The idea to try something new for 30 days is appealing to me as a teacher. It offers the opportunity to inventory my current practice and consider things I would like to add or subtract. I like the idea that the 30 day challenge represents an activity that encourages me to focus on the present moment. It reflects the ideas associated with the growth mindset and building trust in ourselves. Finally, the idea that the changes ought to represent small changes in order to be sustainable (what I call subtle shifts) really resonates with me.
Today, a group of middle school teachers came up with a list of things they want to work on this year to set the stage for continual improvement at their schools. This was the result of our discussion of chapter 8 from The Teaching Gap. Here is their list:
- Volunteering more to be part of district teams developing exemplary lessons and assessments;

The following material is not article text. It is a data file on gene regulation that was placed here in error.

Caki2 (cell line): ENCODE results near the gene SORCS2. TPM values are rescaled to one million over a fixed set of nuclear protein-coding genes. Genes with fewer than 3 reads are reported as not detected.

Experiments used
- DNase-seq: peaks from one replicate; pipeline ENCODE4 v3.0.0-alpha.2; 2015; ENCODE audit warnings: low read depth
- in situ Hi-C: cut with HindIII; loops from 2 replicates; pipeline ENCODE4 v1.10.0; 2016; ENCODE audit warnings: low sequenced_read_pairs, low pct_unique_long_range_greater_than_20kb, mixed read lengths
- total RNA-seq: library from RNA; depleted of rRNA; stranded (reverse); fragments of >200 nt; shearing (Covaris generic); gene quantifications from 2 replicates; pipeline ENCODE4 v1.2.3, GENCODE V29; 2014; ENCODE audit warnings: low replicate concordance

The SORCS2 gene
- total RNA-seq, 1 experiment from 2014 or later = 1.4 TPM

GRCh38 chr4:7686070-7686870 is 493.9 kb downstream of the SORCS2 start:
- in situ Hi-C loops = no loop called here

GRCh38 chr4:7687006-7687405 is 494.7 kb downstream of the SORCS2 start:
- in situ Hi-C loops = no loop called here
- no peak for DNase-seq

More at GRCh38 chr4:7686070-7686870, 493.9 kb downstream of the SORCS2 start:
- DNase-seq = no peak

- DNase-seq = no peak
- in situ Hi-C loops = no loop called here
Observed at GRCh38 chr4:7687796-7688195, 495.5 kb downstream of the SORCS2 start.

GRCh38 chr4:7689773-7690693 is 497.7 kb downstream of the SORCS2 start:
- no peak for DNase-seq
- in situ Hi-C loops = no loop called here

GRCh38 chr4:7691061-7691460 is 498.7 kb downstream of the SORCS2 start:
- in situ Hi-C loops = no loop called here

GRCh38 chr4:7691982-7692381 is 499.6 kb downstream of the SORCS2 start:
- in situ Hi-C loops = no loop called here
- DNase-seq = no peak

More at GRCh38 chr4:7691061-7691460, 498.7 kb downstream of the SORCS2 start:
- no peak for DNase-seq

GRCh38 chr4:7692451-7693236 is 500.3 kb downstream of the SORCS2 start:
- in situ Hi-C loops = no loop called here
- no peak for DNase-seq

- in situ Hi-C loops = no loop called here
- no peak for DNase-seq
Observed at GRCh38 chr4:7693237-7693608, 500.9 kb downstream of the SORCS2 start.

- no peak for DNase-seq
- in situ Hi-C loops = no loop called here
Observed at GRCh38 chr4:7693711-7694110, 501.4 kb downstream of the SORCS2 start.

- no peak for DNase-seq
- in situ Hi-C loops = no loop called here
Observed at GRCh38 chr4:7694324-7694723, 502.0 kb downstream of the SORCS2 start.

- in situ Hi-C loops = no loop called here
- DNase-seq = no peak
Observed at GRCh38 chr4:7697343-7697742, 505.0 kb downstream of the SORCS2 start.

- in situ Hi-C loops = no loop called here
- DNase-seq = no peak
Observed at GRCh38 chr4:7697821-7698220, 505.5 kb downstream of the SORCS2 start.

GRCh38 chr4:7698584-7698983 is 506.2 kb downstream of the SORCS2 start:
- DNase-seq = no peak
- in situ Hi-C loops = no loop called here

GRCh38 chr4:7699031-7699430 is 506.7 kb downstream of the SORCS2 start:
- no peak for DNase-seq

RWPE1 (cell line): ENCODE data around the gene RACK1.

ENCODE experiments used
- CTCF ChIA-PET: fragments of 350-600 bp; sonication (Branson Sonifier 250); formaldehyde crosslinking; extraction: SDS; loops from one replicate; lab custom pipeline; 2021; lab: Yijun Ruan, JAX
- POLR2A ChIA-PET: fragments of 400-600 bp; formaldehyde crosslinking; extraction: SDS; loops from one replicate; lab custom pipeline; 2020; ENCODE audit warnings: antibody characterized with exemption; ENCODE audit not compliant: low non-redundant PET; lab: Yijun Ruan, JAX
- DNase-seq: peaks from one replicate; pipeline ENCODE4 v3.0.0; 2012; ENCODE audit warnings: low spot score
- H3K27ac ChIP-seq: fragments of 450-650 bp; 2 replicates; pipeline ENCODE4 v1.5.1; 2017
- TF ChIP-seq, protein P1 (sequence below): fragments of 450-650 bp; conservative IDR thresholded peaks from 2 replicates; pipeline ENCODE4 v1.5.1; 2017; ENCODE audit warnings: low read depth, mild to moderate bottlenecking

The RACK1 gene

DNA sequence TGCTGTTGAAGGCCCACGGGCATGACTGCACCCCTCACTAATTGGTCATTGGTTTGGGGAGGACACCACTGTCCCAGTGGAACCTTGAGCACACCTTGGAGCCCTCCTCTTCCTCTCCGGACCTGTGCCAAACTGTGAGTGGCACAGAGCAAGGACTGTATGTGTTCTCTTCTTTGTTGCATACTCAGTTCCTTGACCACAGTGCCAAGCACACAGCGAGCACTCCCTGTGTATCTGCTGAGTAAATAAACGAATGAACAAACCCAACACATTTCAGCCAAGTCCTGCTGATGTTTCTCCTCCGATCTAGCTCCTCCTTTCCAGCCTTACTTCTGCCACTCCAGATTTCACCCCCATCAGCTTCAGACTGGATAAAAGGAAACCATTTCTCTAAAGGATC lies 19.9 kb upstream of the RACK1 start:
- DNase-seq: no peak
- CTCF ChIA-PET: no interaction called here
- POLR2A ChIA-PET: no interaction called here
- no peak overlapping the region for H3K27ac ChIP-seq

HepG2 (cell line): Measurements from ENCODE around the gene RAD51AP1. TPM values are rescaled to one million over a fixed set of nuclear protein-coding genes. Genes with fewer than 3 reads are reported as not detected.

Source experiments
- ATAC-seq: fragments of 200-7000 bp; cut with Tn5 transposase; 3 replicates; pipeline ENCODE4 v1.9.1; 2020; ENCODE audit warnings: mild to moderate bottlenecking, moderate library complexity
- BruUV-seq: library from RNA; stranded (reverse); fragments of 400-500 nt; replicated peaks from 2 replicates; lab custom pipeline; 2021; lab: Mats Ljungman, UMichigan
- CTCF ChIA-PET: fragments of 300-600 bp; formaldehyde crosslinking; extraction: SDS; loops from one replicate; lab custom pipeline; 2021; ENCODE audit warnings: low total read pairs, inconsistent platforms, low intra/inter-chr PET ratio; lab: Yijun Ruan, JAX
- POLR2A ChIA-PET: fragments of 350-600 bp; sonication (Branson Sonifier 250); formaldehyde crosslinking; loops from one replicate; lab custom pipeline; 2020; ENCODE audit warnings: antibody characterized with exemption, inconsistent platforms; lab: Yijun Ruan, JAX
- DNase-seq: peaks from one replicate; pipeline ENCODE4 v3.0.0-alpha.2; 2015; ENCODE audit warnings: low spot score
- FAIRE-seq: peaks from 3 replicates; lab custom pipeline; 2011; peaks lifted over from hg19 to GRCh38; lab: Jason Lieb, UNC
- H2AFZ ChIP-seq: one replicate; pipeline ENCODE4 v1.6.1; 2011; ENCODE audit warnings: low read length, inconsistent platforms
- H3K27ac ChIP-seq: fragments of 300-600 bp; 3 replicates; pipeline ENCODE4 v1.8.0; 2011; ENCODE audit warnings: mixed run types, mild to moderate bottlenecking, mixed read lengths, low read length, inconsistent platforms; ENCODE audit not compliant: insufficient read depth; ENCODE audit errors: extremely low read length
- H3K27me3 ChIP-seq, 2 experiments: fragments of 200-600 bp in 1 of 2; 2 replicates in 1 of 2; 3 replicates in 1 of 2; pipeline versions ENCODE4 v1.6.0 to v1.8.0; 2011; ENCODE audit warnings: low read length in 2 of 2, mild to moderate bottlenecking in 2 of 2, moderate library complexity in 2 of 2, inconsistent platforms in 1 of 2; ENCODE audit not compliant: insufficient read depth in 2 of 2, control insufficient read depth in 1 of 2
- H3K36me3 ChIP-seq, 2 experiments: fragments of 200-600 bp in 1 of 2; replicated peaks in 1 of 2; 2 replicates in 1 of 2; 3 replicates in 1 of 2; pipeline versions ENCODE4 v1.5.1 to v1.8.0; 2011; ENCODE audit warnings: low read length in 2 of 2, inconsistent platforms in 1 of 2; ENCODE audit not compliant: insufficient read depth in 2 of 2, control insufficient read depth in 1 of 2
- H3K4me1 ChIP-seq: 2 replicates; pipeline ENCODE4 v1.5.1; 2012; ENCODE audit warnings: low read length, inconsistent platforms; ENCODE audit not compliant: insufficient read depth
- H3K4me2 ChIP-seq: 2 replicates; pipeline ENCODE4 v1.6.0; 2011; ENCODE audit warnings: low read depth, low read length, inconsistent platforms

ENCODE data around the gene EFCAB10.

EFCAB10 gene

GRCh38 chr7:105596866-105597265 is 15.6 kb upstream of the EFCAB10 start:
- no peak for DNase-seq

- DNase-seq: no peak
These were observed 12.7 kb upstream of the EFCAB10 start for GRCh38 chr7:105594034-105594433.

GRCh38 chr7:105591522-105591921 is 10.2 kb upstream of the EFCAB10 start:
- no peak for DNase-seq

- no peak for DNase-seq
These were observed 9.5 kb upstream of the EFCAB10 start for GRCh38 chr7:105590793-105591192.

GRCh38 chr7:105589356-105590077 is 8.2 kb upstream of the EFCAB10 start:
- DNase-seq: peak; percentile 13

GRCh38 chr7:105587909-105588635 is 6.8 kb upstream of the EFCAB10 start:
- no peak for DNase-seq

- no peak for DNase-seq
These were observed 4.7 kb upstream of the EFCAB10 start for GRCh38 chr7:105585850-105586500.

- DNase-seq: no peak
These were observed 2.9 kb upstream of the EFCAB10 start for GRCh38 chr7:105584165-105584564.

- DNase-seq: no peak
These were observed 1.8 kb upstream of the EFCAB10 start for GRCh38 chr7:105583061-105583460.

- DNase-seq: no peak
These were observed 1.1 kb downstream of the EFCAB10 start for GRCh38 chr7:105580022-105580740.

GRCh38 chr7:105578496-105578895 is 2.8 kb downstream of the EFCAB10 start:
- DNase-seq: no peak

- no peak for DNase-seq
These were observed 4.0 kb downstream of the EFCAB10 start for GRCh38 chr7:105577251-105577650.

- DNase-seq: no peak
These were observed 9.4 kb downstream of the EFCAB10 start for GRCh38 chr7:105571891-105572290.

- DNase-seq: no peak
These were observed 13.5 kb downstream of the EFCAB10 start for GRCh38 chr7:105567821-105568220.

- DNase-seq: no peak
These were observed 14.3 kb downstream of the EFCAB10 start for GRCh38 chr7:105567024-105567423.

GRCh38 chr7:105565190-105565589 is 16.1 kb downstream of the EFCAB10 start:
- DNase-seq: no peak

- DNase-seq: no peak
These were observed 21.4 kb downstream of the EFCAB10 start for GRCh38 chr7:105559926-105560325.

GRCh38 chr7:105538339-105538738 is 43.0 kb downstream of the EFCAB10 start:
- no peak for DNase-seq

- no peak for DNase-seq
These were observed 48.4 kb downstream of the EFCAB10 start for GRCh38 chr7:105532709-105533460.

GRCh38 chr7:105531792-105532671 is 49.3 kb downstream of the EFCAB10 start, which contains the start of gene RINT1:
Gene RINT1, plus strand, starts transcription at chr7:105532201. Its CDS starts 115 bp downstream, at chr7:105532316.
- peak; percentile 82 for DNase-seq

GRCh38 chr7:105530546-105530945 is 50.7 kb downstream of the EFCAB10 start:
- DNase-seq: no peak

- Engaging in more peer coaching;
- Sticking to practices that are effective based on formative assessments even when standardized tests do not show immediate improvements; and
- Spending more time reflecting on practice using a structured approach.
Given Matt's TED Talk, I suggested they consider focusing on these practices for 30 days in order to develop these as habits.
And what are my 30-day challenges?
- Add: making ShowMe think-alouds
- Subtract: grading any work
- Add: practicing my flute
- Subtract: eating potatoes
I will get back to you in 30 days and let you know how I did.
Great TED talk. Thank you for sharing it and your thoughts on it as well. I'm in the midst of doing a 30 day challenge to add exercise to my day. I've done the 30 day novels as well. I've never thought to apply this to my teaching. Great idea.ReplyDelete